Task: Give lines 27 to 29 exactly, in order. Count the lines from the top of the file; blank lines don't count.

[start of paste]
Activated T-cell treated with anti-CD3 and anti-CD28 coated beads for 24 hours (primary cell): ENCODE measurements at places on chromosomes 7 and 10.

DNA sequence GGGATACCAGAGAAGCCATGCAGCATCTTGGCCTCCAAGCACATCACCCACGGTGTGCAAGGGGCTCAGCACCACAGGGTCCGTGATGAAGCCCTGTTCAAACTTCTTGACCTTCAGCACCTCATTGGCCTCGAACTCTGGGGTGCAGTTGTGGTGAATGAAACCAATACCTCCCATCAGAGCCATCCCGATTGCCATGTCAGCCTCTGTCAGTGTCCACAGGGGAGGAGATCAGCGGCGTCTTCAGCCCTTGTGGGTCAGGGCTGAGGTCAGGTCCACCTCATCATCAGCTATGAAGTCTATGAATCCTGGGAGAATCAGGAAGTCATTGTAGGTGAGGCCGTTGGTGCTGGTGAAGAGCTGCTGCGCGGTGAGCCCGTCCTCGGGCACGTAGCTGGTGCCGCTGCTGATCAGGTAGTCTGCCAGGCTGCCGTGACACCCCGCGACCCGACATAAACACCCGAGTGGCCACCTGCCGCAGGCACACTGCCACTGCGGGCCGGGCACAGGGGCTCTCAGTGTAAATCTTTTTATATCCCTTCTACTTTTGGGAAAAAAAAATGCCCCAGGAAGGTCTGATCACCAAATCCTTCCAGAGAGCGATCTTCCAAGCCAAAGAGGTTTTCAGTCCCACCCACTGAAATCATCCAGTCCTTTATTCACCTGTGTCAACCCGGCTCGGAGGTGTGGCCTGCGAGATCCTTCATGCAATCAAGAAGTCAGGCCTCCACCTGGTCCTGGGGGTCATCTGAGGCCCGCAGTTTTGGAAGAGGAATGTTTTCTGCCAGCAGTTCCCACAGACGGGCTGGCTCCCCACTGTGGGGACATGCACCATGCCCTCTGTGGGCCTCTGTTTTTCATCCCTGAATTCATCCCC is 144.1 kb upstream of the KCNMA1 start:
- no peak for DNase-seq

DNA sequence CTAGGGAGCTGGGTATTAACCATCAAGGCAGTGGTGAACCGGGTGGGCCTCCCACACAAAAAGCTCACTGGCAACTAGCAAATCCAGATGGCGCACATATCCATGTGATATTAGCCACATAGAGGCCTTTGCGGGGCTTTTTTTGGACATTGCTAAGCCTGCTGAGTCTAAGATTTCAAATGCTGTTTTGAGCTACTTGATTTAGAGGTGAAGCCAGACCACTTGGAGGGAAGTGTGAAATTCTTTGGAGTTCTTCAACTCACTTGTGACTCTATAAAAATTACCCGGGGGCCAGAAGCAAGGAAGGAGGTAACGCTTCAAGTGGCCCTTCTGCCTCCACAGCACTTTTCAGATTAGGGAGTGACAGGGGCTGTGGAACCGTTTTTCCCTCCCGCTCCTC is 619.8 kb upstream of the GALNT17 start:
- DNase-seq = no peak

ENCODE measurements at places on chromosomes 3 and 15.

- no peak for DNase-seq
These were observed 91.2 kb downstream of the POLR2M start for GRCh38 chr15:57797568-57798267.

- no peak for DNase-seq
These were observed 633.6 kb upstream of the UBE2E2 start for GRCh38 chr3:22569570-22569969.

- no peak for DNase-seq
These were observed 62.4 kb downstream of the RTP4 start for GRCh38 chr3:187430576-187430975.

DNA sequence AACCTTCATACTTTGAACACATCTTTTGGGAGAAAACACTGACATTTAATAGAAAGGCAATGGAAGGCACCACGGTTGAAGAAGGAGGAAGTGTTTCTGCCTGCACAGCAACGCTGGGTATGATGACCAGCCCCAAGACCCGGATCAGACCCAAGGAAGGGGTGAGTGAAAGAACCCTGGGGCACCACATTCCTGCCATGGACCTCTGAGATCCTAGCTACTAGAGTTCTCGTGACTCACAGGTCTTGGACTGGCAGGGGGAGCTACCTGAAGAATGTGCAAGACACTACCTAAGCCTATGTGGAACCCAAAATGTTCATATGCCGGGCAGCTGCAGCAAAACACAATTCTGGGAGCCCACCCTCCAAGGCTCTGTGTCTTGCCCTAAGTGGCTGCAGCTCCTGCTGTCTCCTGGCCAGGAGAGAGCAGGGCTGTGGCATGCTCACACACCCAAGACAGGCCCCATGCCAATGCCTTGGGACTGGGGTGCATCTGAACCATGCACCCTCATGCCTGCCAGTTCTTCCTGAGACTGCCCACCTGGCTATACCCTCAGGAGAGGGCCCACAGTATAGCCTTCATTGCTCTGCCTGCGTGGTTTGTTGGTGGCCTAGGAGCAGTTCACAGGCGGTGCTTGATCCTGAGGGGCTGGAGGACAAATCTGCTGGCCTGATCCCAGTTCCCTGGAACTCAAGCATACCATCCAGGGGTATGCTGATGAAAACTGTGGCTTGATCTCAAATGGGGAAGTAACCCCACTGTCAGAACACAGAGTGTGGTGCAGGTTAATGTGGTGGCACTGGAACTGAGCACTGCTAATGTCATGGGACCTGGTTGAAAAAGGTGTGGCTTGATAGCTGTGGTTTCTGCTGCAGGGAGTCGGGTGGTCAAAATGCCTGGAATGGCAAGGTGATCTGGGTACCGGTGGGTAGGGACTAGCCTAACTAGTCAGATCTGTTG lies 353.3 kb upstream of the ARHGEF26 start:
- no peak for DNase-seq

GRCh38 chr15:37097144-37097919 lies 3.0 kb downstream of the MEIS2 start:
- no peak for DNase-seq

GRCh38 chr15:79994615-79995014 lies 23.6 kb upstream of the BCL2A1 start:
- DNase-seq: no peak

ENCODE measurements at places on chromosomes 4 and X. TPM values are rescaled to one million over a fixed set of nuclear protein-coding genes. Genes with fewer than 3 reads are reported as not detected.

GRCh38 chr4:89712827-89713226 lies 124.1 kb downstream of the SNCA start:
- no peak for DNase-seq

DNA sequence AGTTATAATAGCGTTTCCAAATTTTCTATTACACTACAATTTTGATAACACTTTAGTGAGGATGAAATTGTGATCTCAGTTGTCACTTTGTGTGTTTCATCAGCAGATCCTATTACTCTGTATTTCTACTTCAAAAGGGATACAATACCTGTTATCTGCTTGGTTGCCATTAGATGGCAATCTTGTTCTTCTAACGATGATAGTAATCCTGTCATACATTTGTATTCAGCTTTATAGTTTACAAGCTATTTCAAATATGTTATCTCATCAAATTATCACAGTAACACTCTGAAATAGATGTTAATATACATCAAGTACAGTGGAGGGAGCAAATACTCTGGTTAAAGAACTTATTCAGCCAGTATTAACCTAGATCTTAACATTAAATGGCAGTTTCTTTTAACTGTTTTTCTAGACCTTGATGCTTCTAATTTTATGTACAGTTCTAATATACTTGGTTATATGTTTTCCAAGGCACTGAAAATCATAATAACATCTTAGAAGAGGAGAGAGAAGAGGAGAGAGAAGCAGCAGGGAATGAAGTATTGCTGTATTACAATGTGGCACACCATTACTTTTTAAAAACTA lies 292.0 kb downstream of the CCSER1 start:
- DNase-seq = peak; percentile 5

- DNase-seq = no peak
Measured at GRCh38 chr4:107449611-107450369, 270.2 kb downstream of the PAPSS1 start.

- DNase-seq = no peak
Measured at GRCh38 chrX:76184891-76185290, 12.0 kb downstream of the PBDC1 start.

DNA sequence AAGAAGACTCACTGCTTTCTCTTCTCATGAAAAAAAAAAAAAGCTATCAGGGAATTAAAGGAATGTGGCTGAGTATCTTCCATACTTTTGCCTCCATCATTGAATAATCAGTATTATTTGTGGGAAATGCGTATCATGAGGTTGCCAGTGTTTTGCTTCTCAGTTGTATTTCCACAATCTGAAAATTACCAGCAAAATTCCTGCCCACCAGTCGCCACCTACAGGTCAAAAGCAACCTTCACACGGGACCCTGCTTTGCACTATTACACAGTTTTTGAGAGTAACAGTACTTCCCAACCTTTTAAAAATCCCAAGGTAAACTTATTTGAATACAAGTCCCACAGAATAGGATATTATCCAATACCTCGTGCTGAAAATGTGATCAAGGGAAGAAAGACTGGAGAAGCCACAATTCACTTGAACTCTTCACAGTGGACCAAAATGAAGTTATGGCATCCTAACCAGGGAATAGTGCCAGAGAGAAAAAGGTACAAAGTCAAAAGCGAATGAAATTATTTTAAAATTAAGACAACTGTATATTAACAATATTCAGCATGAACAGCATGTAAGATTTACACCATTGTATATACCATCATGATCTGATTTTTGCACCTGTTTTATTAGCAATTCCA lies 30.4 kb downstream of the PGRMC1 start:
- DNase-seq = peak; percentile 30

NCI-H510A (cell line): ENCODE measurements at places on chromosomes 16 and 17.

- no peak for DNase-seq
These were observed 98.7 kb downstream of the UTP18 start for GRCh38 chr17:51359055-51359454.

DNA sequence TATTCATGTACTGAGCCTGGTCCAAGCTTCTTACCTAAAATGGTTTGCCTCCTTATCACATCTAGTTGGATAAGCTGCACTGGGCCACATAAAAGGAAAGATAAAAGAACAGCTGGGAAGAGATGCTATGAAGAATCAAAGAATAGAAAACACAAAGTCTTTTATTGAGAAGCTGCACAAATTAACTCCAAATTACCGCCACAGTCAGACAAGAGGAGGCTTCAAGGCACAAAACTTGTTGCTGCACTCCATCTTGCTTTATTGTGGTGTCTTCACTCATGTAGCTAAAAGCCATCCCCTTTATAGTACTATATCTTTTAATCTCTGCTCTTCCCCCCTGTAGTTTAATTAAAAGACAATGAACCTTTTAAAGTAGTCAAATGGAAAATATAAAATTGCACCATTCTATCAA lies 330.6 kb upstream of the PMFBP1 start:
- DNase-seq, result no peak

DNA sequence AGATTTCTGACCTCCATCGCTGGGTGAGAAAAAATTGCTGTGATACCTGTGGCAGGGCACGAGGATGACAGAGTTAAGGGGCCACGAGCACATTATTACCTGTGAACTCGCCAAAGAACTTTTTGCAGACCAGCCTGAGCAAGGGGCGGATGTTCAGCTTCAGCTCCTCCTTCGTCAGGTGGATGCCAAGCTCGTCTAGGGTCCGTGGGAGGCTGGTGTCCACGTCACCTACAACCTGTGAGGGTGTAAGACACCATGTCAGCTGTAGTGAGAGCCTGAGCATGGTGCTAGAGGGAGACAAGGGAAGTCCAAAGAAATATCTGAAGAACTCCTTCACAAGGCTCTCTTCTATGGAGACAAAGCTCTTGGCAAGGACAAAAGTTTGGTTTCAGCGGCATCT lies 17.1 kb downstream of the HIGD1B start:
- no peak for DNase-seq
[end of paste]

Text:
Measured at GRCh38 chrX:76184891-76185290, 12.0 kb downstream of the PBDC1 start.

DNA sequence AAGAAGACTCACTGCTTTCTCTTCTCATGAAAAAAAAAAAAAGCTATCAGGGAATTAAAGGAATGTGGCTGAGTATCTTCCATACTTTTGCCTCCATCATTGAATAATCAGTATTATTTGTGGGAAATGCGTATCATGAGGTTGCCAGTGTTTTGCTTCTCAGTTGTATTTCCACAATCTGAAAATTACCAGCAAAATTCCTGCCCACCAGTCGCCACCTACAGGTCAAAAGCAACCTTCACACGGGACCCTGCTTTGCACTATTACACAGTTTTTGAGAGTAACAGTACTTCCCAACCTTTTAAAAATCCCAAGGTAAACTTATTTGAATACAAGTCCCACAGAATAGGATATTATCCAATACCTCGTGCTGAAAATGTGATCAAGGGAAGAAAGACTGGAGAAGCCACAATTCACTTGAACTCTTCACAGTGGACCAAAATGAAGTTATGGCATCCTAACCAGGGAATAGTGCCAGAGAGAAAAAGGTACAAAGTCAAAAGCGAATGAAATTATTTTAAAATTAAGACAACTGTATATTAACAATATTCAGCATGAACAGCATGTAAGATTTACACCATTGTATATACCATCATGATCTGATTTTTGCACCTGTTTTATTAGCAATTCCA lies 30.4 kb downstream of the PGRMC1 start:
- DNase-seq = peak; percentile 30